Emma Shines a Light on Functioning Labels

“People think I am troubled and can’t decide whether I am low functioning or can’t make sense of the words I say, but either way they are wrong.  So whatever label I am given it is meaningless.  Neither one assumes my intelligence.  This confuses many.  What does a functioning label do for the person it supposedly describes?

“I can’t talk the way I think.  Where is the label for that?

“Why am I punished with a label that only detracts and doesn’t tell the truth about me?”

Earlier this year Emma wrote (from Emma Discusses Functioning Labels):

“Functioning labels are insulting to me.  And people like me do not like to have others label us as though we were meat at the market.

“I do not think Autistics should be given stamps of disapproval.   How would you like to be graded all the time?

“Money makes non-autistic people have a higher functioning label, but it is not a great way to measure the worth of a person or their intellect.

“I am more than any one thing.

“Most people do not behave well under the kind of pressure Autistic people must endure all the time.  A label belongs on a piece of merchandise, not on a human being.

“Do you think you function at a higher level than other people?

“Maybe others would not agree with you.

“Let us all  do the best that we can and stop othering everyone we decide is less capable.”

2010 in Colorado

2010 in Colorado

“Feeling knowledge…”

“Feeling knowledge is reality understood.”

This is what Emma wrote over the weekend.   Yeah.  I’ve been unraveling that one  ever since she wrote it…  At this point there are a couple of things I have come to realize:  First – if I can just keep up with her, I’m doing really well.  Second –  presuming competence is a vast concept and is much more about me and my limitations than it is about the person I’m applying this idea to.  And third – the amount we do not know about autism far surpasses that which we do.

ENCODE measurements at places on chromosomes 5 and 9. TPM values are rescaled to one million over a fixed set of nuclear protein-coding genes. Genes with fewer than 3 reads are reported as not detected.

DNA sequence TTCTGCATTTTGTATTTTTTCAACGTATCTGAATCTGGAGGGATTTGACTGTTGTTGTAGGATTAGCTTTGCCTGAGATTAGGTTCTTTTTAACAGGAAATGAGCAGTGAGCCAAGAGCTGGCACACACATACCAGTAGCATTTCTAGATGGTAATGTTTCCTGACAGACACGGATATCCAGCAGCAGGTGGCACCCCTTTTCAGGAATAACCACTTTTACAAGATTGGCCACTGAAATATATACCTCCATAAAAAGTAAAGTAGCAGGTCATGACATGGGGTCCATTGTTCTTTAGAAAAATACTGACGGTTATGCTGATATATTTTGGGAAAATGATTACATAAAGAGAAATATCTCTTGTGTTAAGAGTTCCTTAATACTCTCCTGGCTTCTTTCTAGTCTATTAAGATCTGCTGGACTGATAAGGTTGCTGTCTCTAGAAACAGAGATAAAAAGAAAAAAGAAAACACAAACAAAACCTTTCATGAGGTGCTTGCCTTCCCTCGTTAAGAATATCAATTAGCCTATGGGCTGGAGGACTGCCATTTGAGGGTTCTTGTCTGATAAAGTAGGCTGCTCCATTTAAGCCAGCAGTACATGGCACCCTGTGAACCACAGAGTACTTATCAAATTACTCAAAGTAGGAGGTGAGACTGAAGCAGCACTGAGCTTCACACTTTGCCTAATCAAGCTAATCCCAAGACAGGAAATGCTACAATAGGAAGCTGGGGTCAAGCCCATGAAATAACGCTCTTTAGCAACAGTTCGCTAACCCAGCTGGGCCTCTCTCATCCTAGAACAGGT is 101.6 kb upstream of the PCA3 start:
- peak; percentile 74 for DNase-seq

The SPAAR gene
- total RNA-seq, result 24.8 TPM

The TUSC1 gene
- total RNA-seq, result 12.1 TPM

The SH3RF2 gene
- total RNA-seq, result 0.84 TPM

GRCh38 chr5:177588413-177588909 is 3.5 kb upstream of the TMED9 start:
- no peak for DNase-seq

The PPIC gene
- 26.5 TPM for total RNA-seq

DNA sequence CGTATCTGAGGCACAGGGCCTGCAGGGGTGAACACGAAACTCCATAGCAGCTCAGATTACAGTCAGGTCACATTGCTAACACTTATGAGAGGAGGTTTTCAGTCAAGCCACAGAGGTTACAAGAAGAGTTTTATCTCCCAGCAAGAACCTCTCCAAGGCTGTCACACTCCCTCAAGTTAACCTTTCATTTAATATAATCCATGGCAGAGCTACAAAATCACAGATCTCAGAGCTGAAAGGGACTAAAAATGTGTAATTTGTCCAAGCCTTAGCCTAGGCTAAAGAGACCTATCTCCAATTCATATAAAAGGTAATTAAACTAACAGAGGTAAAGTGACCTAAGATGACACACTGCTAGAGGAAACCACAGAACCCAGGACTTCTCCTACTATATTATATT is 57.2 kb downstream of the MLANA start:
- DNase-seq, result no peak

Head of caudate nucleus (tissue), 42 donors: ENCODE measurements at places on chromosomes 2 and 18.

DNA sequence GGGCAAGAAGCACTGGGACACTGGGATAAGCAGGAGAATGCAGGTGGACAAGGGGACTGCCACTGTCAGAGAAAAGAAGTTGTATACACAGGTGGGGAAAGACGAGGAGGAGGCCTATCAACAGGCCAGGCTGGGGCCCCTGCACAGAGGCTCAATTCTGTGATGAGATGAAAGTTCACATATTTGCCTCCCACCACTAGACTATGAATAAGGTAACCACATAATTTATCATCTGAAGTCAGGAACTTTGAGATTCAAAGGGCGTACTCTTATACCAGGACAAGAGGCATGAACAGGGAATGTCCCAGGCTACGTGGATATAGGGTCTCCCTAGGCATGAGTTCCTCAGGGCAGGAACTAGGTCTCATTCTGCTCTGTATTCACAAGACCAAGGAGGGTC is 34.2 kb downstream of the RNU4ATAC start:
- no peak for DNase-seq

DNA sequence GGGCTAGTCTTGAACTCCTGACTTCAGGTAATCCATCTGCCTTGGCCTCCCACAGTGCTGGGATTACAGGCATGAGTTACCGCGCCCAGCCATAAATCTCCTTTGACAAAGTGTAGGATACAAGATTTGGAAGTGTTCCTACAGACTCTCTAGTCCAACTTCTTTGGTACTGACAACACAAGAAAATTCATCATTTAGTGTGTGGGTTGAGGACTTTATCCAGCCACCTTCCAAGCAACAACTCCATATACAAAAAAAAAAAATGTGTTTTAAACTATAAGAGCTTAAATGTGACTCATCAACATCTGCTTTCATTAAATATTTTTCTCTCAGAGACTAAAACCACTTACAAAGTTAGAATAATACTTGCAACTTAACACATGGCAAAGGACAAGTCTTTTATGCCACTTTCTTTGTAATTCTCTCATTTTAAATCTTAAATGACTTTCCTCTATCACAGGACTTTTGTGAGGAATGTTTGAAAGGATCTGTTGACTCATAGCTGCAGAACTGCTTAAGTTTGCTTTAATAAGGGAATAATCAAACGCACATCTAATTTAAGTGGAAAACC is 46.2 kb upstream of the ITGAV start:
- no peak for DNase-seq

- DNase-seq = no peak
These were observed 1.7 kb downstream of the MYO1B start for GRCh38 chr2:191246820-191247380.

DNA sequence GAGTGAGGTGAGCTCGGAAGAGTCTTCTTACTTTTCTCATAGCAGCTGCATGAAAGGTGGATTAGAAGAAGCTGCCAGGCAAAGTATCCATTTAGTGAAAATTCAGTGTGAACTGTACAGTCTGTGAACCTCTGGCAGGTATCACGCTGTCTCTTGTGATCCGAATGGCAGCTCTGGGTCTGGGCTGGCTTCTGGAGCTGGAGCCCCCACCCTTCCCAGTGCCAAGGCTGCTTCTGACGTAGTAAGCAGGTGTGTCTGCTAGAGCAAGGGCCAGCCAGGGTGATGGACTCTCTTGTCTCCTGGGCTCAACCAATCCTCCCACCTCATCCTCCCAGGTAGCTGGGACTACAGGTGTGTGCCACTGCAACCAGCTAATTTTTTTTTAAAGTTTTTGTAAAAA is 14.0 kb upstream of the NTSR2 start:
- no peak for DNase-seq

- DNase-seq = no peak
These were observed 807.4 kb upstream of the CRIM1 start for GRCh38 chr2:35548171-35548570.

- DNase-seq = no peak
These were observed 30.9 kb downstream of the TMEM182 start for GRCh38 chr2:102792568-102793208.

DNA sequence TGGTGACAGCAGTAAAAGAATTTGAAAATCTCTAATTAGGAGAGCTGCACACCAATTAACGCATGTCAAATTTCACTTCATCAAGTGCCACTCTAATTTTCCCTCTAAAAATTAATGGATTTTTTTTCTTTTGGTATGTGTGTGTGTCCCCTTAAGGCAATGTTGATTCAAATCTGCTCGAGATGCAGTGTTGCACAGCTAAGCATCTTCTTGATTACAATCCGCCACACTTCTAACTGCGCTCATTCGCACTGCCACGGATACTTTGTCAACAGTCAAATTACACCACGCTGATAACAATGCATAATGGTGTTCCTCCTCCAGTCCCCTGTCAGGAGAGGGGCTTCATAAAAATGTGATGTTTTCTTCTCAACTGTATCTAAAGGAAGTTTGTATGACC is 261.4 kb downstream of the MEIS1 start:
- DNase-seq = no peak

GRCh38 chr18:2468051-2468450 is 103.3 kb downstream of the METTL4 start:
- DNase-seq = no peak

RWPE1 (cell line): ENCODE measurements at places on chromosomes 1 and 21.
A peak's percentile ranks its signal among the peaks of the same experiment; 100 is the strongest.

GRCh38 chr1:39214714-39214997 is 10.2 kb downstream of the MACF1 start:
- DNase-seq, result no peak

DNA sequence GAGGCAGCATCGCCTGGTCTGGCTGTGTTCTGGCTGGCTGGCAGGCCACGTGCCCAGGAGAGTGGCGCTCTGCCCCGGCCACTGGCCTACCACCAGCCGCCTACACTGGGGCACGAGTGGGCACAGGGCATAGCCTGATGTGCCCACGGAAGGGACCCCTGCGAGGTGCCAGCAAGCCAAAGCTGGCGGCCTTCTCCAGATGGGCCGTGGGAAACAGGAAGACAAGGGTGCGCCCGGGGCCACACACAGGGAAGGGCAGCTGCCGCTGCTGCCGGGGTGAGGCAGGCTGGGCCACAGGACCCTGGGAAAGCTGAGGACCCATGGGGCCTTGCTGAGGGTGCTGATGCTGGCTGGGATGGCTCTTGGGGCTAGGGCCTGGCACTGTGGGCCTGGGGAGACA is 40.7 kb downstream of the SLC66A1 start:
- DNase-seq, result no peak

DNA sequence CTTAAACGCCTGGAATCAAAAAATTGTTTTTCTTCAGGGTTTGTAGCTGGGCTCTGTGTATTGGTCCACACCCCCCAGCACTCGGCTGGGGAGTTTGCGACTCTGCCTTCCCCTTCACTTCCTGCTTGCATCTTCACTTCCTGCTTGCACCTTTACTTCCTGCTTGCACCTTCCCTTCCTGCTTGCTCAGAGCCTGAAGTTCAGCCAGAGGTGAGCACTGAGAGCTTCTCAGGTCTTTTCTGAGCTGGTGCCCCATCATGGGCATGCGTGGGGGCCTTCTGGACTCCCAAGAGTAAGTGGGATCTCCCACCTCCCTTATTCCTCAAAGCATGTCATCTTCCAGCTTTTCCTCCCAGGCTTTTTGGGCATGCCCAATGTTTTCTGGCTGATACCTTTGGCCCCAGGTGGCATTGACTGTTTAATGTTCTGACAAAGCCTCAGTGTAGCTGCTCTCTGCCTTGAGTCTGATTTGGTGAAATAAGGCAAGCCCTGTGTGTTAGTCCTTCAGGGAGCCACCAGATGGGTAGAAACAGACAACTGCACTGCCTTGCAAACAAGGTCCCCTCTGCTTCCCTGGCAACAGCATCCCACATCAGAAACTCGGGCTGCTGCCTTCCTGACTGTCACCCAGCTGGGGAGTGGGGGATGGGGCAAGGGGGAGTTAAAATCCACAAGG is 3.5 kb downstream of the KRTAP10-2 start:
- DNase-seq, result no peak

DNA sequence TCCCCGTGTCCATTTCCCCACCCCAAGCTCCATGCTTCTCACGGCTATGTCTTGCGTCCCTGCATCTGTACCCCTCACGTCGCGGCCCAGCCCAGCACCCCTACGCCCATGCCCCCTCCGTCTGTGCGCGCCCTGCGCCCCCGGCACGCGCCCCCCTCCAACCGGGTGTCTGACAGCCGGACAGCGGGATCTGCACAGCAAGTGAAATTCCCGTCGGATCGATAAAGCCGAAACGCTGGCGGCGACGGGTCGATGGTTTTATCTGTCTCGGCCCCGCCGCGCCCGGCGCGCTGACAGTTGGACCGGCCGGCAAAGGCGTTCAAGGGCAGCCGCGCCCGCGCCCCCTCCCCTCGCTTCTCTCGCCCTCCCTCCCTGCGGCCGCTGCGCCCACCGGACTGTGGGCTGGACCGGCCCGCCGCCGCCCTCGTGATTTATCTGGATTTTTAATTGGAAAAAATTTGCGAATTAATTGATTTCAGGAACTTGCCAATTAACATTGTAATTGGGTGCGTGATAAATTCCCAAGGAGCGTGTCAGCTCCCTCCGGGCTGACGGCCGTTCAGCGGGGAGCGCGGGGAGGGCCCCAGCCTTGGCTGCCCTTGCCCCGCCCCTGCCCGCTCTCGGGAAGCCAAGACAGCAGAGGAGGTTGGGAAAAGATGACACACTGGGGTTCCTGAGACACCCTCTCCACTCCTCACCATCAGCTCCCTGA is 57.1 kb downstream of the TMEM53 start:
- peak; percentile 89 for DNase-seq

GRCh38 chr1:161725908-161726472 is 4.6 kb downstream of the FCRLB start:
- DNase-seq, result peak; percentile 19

“Feeling knowledge is reality understood.”

EmContemplatesNature copy

I Think I Finally Understand – But I May Still Need Your Help

I am reading I am intelligent by Peyton Goddard and Dianne Goddard with Carol Cujec.  I am not finished yet.  It is a powerful, beautifully written tale of triumph about Peyton who was denigrated, undermined, diagnosed as “mentally retarded” believed to be incompetent then learned to communicate through a facilitator as a young adult and proved everyone wrong.  Peyton’s story is shocking, heartbreaking and revelatory.  Her mother writes with a poetic beauty about her own evolution as she worked to help her daughter, refusing the labels being applied and yet allowing that they seep into our thinking unbidden despite our rejections of them.  I have been  unable to think of little else.

As I read Peyton’s and her mother’s words I finally understood why so many object to the labels of “high,” “low,” “moderate” when describing an Autistic person.  This is a concept I thought I understood, I certainly understood it intellectually, but I didn’t feel I completely understood until I was about half way through this terrific book.  I have felt uneasy when people have rejected the delineations for autism.  A  little voice in my head whispered those clichéd words, yes but if their child weren’t so high functioning they wouldn’t be so quick to dismiss these terms.  I admit to having felt uncomfortable and even upset when I read accounts of other parent’s struggles with their brilliant, verbose, hyperlexic children.  What I would give to have a child who could speak and think circles around me, I thought with envy.

Mostly I’ve remained silent, understanding that my thinking was limiting but unable to work out exactly why.  I felt the pull of other parents whose children are non-verbal, some violent in their frustration to be understood and unable to communicate. When those parents used the word “severe” it was a short-hand I thought I understood.  Yet, I read a blog of a parent who described her two children as being “severe” and then felt confusion when I read her posts because the children described were academically and verbally much more advanced than my own “moderately” Autistic child.  But I said nothing and tried to move on, understanding that I didn’t understand.

Finally I sent such a post to a close autistic friend whom I trust and knew would not judge me harshly.  I ranted and admitted how I felt.  She was patient with me.  She gave me the space to be confused, though it must have been difficult to stay calm in the face of my non-understanding.  Particularly as she is one who could be labeled “high” functioning and yet her teeth cause her pain when she is lied to, she suffers migraines and becomes overwhelmed, yet feels she has to pretend that she’s fine.  She carries the weight of not wanting to burden those who love her, because she “should” be able to deal with the things that she cannot.